People want to know.
What you do for a living is relevant to them.
Dating apps didn’t start this phenomenon.
Being asked about what we do for a living has always been a major part of dating and it existed before dating apps came along.
It feels like it is a lot more than usual because you are using dating apps.
There are a greater number of dating prospects on dating apps. Exponentially greater than what you would encounter in real life.
This means that you are going to get asked about what you do for a living with greater frequency on dating apps.
Yes, it gets irritating after a while.
You are hoping to have a good conversation with someone you just matched with on a dating app and they are suddenly asking you about what you do for a living before you have barely exchanged names.
This is especially annoying when you don’t have a job.
Perhaps you are in the process of looking for one and confident that you will find one soon.
To be asked about what you do for a living when you are in-between jobs is downright awkward.
You are tempted to lie or sugarcoat the truth.
It’s not like you are a lazy bum.
You have had a history of working at jobs and paying your bills.
But life happens and sometimes people are out of a job at an inconveniencing time.
A time they are actively looking for love on a dating app.
Or maybe you do have a job but you aren’t exactly proud of it.
It pays the bills.
However, you have never believed that a job defines who you are as a person nor anyone else.
Whenever you have dated people in your life, you have been way more concerned about their character and values than what they did for a living.
Yet, now that you are on dating apps, everyone seems so incredibly obsessed about what a potential partner does for a living.
It’s superficial in your opinion.
As long as a person is able to take care of themselves and their financial responsibilities, you don’t see a reason why what the person does for a living is so important.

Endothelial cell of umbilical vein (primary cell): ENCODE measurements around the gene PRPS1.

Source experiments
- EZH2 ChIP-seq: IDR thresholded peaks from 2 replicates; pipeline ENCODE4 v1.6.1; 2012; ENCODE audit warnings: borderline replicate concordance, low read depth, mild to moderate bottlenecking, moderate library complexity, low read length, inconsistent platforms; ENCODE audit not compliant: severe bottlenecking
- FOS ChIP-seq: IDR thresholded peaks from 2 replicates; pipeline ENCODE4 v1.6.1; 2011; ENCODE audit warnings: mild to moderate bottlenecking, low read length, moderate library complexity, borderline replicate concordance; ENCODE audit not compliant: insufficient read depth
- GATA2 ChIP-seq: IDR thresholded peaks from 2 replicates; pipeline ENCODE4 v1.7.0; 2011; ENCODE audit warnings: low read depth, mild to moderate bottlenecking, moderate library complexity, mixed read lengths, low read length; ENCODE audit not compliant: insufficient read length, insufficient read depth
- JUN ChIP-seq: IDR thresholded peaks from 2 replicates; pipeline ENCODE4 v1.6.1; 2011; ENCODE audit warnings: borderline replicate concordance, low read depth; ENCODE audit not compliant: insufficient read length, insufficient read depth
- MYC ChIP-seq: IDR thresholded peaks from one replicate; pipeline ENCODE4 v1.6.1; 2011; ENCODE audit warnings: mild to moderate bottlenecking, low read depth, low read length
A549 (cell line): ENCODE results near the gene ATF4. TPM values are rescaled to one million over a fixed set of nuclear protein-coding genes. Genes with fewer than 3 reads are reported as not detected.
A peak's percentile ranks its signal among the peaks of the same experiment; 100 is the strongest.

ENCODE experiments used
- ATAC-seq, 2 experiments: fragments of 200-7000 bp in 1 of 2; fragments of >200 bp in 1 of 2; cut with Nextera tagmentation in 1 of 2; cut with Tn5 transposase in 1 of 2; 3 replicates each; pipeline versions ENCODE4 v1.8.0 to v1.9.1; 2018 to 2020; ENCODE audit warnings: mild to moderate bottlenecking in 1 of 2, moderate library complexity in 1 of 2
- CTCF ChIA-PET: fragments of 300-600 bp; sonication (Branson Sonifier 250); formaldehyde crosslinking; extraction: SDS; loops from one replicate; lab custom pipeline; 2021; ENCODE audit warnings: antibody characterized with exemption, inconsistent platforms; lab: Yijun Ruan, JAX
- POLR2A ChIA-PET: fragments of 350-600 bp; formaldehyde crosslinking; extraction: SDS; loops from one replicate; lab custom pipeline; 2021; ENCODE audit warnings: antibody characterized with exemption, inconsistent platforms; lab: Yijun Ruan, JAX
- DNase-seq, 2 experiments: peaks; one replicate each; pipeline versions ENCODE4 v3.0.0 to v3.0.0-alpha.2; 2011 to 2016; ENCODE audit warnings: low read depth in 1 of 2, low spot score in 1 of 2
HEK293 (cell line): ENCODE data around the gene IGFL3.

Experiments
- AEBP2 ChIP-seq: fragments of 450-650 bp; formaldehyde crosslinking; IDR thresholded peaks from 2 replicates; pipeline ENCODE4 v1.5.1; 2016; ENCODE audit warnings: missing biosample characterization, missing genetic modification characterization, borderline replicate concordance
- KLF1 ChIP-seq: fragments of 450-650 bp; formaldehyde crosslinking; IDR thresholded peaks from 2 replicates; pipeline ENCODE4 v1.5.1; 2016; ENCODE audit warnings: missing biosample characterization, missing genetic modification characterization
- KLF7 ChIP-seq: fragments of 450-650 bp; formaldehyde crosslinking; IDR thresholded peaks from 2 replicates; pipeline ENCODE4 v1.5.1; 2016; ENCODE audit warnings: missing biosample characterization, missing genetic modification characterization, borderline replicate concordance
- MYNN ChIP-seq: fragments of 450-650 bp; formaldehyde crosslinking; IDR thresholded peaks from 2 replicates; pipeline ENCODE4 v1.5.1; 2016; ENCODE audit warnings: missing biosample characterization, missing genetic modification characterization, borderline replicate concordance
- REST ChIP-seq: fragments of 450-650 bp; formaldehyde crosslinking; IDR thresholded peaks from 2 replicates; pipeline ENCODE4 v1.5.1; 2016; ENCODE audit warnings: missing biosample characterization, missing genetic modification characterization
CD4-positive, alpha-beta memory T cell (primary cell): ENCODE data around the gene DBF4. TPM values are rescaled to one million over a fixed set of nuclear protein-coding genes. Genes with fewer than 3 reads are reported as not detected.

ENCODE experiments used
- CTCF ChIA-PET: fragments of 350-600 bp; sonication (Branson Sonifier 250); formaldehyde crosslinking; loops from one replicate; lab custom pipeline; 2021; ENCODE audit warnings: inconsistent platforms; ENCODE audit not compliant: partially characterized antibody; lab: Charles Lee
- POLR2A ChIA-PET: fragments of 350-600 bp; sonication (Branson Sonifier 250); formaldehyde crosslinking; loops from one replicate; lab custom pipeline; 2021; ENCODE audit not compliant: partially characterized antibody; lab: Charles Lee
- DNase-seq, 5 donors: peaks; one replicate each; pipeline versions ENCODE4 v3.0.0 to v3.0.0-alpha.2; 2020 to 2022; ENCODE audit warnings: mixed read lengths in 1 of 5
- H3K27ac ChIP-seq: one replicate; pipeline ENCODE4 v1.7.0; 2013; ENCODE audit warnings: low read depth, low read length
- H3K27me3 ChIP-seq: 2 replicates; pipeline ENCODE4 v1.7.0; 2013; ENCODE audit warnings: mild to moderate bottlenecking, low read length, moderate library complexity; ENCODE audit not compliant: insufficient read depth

Another thing about this that rubs you the wrong way is how elite it comes off.
What are these people expecting you to say?
That you work in some executive position at a Fortune 500 company?
It all goes back to the superficiality of the question.
Why do people place so much value on the type of job people do?
Yes, it sounds very impressive to say that you are a surgeon at a prestigious local hospital, but is that really what matters when it comes to what makes a relationship work?
In your opinion, someone who holds a great position at his or her job doesn’t necessarily equate to someone who would be a good partner.
You have valid points, but getting asked about what you do for a living has relevancy.
Would an investment banker whose work life is all about numbers be able to connect with a kindergarten teacher?
Would a police officer who works a dangerous job be able to connect with an art professor?
Oftentimes, what we do for work does define who we are as people to an extent.
It takes a certain temperament to work as a project manager.
Pressure, deadlines, the need for constant innovation.
Would someone with this temperament be able to connect with a librarian?
You see, although it sounds superficial to keep getting asked about what you do for a living on dating apps, it doesn’t change the fact that there is merit to this question that isn’t solely superficial by nature.
What people do for a living often speaks to components of their character.
We are drawn to certain jobs based on our personality traits.
Thereby, we learn a lot about a person’s personality traits through what they choose to do for a living.
Sometimes, especially if we work in similar fields, this leads to an easier time in relating to one another and connecting on a romantic level.
Other times, when we don’t work in similar fields, our personality traits are so contradictory that there isn’t anything significant to relate to and a romantic connection is unlikely.